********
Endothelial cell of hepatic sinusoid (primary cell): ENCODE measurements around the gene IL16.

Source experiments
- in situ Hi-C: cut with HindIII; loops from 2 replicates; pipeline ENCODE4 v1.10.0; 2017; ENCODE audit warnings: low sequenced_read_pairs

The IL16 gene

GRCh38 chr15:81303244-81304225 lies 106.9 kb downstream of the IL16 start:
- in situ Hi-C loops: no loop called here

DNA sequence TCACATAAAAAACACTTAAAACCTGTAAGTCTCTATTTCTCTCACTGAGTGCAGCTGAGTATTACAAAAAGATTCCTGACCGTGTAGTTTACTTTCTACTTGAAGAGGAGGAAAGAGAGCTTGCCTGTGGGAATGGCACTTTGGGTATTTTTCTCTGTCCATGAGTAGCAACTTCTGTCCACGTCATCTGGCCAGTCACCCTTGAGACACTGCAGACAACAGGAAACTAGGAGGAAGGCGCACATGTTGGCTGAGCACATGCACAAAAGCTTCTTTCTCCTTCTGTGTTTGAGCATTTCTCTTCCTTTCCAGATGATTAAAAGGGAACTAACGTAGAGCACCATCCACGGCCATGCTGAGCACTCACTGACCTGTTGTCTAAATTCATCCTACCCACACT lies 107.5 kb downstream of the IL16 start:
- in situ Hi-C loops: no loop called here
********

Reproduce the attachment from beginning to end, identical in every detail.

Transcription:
Endothelial cell of hepatic sinusoid (primary cell): ENCODE measurements around the gene IL16.

Source experiments
- in situ Hi-C: cut with HindIII; loops from 2 replicates; pipeline ENCODE4 v1.10.0; 2017; ENCODE audit warnings: low sequenced_read_pairs

The IL16 gene

GRCh38 chr15:81303244-81304225 lies 106.9 kb downstream of the IL16 start:
- in situ Hi-C loops: no loop called here

DNA sequence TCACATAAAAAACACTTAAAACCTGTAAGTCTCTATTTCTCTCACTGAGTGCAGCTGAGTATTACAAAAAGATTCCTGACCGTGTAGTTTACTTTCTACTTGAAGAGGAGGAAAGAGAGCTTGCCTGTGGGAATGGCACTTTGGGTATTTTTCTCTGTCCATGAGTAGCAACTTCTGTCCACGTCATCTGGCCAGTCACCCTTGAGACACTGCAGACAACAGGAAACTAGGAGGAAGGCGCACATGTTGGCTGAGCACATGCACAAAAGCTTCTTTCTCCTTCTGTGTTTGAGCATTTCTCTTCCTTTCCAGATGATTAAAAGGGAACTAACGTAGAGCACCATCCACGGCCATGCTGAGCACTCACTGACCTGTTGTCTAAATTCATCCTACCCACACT lies 107.5 kb downstream of the IL16 start:
- in situ Hi-C loops: no loop called here